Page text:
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New infrastructure to support electric cars in UK cities

By raccars Published

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The next stage in the government's Go Ultra Low scheme: new infrastructure for electric cars.

The Go Ultra Low campaign, designed to encourage and support the uptake of ultra low emissions vehicles, is to release £40 million of funding to eight UK cities to help them develop and extend charging infrastructure for electric cars.

£40 million shared between eight cities

The eight UK cities were invited to pledge their commitment to supporting low emissions vehicles in order to receive a share of the £40 million investment. The 'Go Ultra Low Cities' will use the cash to install new charging points and give drivers incentives to buy ultra low emissions cars.

London will create what it calls 'Neighbourhoods of the Future' with a £13 million share of the fund, in which electric cars in certain boroughs of the capital will receive parking priority and traffic flow privileges. Milton Keynes will receive £9 million to build an Electric Vehicle Experience Centre, an educational programme to explain the benefits of ultra low emissions vehicles to the public and to offer short term electric vehicle loans. Milton Keynes will also experiment with prioritising ULEVs in traffic congestion and making 20,000 parking spaces free to use for electric cars.

Bristol will use its £7 million to allow ULEVs to use car pool lanes and create a plug-in vehicle leasing scheme. An extra 230 electric vehicle charging points will be available in Derby and Nottinghamshire thanks to £6 million of funding, where ULEV owners will also receive discounts on parking. Local businesses will be given the opportunity to trial EVs with a view to buying them for their fleets. That leaves £5 million which will be shared between projects to encourage electric vehicle use in the North East, Dundee, Oxford and York, such as a new park and ride system which uses solar power in York and new charging points in Dundee.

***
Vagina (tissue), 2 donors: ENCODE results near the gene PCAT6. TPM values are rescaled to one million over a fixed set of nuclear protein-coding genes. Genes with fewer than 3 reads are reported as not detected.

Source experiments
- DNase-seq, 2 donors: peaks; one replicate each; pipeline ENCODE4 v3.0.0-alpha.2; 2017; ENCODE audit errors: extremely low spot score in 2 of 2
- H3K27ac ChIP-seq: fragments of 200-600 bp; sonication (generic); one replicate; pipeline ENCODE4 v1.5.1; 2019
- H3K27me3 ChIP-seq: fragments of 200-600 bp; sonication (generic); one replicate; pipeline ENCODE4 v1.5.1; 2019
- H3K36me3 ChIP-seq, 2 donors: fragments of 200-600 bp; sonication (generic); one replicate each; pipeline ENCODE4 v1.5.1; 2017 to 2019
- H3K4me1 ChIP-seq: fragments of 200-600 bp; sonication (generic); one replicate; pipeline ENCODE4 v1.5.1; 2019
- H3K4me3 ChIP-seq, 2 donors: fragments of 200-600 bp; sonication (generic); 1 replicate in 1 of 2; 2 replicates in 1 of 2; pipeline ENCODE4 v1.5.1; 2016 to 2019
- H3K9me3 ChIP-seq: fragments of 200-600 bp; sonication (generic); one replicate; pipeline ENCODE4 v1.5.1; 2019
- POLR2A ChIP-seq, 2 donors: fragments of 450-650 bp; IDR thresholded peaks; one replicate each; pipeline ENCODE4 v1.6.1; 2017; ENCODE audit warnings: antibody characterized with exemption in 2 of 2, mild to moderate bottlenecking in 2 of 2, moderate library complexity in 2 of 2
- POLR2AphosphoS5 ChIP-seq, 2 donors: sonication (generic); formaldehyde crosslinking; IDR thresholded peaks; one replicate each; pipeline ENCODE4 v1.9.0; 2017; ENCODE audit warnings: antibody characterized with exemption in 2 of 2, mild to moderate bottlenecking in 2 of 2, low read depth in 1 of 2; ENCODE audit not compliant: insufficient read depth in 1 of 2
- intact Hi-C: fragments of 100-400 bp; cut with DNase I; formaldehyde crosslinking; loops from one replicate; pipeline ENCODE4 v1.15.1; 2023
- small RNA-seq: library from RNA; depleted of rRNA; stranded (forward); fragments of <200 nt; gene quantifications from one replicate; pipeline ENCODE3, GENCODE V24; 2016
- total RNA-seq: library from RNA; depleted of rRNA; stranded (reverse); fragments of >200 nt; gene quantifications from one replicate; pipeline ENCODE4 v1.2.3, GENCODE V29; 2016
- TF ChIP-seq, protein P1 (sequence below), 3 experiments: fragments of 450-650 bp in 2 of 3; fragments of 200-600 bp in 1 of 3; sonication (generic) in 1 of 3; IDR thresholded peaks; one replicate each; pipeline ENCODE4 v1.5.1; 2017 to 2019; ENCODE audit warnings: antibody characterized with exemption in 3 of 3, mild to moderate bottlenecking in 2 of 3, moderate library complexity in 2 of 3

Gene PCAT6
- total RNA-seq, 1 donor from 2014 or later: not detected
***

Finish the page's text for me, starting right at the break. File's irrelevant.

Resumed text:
Electric cars: the future of motoring in the UK

The Government is hoping to prompt a clean motoring revolution country-wide, encouraging thousands more car drivers to switch to ultra low emissions vehicles. Patrick McLoughlin, the Transport Secretary, has announced a plan to invest £600 million into clean and green motoring in the UK in the next four years, with the aim of keeping the country at the forefront of low emissions technology and increasing the number of ULEVs on British roads to 100,000.

The result should be cleaner air and new employment opportunities, building up to a goal of making every new car sold in the UK a ULEV by 2040. £400 million of the money ring fenced for the project is to be used for low emissions public transport projects, plug-in car grants and research and development.

Motorway signs to notify drivers of EV charging points

Meanwhile, electric car charging points are to be added to motorway information signs for the first time. The first company to get its logo on the blue signs is Ecotricity, which has 260 charging points spread over the UK's motorway network. The first Ecotricity logo is already in place at Roadchef Sedgemoor, North Canes and Hamilton will be next until every one of the 28 Roadchef motorway signs features an Ecotricity logo.

This will no doubt make life easier for the 50,000 drivers of electric cars in the UK. However, the founder of Ecotricity, Dale Vince, believes that the Government should be pushing even harder to phase out fossil fuels. He would like to accelerate the Go Ultra Low campaign by ten years, to make all cars sold in the UK ultra low emissions by 2030, and to ban any combustion engined vehicles from British roads by 2040 - a view which is unlikely to find favour with classic car owners.

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